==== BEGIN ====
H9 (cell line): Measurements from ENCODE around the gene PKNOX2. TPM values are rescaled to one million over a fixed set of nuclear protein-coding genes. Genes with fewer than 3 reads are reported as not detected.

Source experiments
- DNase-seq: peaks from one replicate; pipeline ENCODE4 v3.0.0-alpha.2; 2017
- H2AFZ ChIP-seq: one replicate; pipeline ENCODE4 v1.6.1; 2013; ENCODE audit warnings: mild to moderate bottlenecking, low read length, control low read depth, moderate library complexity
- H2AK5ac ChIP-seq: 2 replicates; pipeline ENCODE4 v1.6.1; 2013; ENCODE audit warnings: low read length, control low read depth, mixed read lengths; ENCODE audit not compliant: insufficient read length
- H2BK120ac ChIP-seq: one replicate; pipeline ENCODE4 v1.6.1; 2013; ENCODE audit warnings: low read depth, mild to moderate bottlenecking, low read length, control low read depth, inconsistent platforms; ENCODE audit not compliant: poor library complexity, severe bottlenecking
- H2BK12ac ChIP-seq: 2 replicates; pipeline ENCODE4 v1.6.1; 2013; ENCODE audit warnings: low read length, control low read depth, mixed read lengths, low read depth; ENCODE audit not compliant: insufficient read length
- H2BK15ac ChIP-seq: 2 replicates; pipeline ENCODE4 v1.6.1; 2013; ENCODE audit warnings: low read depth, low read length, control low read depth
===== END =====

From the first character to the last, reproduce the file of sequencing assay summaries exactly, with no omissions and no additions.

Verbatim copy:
H9 (cell line): Measurements from ENCODE around the gene PKNOX2. TPM values are rescaled to one million over a fixed set of nuclear protein-coding genes. Genes with fewer than 3 reads are reported as not detected.

Source experiments
- DNase-seq: peaks from one replicate; pipeline ENCODE4 v3.0.0-alpha.2; 2017
- H2AFZ ChIP-seq: one replicate; pipeline ENCODE4 v1.6.1; 2013; ENCODE audit warnings: mild to moderate bottlenecking, low read length, control low read depth, moderate library complexity
- H2AK5ac ChIP-seq: 2 replicates; pipeline ENCODE4 v1.6.1; 2013; ENCODE audit warnings: low read length, control low read depth, mixed read lengths; ENCODE audit not compliant: insufficient read length
- H2BK120ac ChIP-seq: one replicate; pipeline ENCODE4 v1.6.1; 2013; ENCODE audit warnings: low read depth, mild to moderate bottlenecking, low read length, control low read depth, inconsistent platforms; ENCODE audit not compliant: poor library complexity, severe bottlenecking
- H2BK12ac ChIP-seq: 2 replicates; pipeline ENCODE4 v1.6.1; 2013; ENCODE audit warnings: low read length, control low read depth, mixed read lengths, low read depth; ENCODE audit not compliant: insufficient read length
- H2BK15ac ChIP-seq: 2 replicates; pipeline ENCODE4 v1.6.1; 2013; ENCODE audit warnings: low read depth, low read length, control low read depth